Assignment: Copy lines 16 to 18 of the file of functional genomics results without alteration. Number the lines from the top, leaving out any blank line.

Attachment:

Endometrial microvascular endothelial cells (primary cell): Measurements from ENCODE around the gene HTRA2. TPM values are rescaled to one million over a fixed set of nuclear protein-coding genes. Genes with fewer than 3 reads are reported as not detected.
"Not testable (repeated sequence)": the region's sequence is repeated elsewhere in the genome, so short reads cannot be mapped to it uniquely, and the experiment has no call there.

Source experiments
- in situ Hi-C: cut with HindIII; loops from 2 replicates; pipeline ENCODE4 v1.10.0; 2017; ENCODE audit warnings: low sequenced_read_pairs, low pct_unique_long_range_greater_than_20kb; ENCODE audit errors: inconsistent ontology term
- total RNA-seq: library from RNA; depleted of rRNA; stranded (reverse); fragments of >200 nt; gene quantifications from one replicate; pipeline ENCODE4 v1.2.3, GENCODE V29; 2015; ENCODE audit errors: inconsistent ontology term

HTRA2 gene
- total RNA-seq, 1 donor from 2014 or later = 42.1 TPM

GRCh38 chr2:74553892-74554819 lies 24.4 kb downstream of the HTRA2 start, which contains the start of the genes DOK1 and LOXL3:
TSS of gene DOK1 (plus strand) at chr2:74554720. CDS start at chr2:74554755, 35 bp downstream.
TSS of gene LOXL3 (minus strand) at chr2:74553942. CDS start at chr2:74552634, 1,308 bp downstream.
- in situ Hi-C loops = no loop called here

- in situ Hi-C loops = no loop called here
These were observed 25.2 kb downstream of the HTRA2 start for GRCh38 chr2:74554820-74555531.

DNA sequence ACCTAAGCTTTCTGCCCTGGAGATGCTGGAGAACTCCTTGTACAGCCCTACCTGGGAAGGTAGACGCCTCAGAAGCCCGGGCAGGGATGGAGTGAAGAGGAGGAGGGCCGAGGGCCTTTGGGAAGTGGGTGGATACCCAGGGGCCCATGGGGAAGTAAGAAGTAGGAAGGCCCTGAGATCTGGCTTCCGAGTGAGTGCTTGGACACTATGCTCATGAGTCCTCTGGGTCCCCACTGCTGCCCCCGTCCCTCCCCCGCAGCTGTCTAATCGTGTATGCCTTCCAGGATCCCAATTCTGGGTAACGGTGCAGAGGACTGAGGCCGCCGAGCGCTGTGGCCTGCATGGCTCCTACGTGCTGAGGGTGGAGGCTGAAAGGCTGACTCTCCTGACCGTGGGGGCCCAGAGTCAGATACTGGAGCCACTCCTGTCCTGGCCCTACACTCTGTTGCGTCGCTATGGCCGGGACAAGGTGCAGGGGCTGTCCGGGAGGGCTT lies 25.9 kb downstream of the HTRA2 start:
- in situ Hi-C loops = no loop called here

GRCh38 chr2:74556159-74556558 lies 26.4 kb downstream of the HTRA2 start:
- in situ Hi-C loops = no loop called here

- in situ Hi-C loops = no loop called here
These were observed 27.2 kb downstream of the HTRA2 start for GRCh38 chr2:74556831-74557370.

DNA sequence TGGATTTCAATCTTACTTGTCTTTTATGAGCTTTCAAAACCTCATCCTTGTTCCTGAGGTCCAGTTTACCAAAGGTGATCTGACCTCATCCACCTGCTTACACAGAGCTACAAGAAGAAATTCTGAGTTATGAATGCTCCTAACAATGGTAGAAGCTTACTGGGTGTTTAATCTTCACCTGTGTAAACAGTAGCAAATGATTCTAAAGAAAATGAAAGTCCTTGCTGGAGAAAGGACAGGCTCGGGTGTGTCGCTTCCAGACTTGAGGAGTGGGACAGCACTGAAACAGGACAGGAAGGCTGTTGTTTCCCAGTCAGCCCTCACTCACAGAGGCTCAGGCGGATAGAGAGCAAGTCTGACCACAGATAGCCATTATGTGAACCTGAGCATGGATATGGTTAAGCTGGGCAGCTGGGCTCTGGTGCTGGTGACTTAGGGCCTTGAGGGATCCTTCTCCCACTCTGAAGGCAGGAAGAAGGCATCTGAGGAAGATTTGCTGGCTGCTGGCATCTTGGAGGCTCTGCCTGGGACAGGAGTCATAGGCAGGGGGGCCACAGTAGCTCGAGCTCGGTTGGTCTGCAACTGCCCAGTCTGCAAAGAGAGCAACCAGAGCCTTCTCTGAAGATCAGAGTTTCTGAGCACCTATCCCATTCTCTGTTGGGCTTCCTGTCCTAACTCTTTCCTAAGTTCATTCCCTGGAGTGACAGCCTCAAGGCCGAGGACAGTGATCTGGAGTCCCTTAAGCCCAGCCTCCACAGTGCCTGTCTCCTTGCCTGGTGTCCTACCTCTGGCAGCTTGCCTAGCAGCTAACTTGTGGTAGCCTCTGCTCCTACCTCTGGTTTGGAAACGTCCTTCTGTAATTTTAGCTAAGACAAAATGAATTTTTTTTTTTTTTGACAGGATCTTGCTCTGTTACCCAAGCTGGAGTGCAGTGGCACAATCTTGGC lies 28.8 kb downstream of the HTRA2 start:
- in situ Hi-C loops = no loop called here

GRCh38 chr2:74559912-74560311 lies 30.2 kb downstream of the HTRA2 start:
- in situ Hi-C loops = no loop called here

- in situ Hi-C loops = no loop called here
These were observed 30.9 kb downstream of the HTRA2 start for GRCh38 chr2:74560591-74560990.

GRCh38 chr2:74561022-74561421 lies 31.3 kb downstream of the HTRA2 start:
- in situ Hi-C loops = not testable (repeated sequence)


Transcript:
GRCh38 chr2:74556159-74556558 lies 26.4 kb downstream of the HTRA2 start:
- in situ Hi-C loops = no loop called here

- in situ Hi-C loops = no loop called here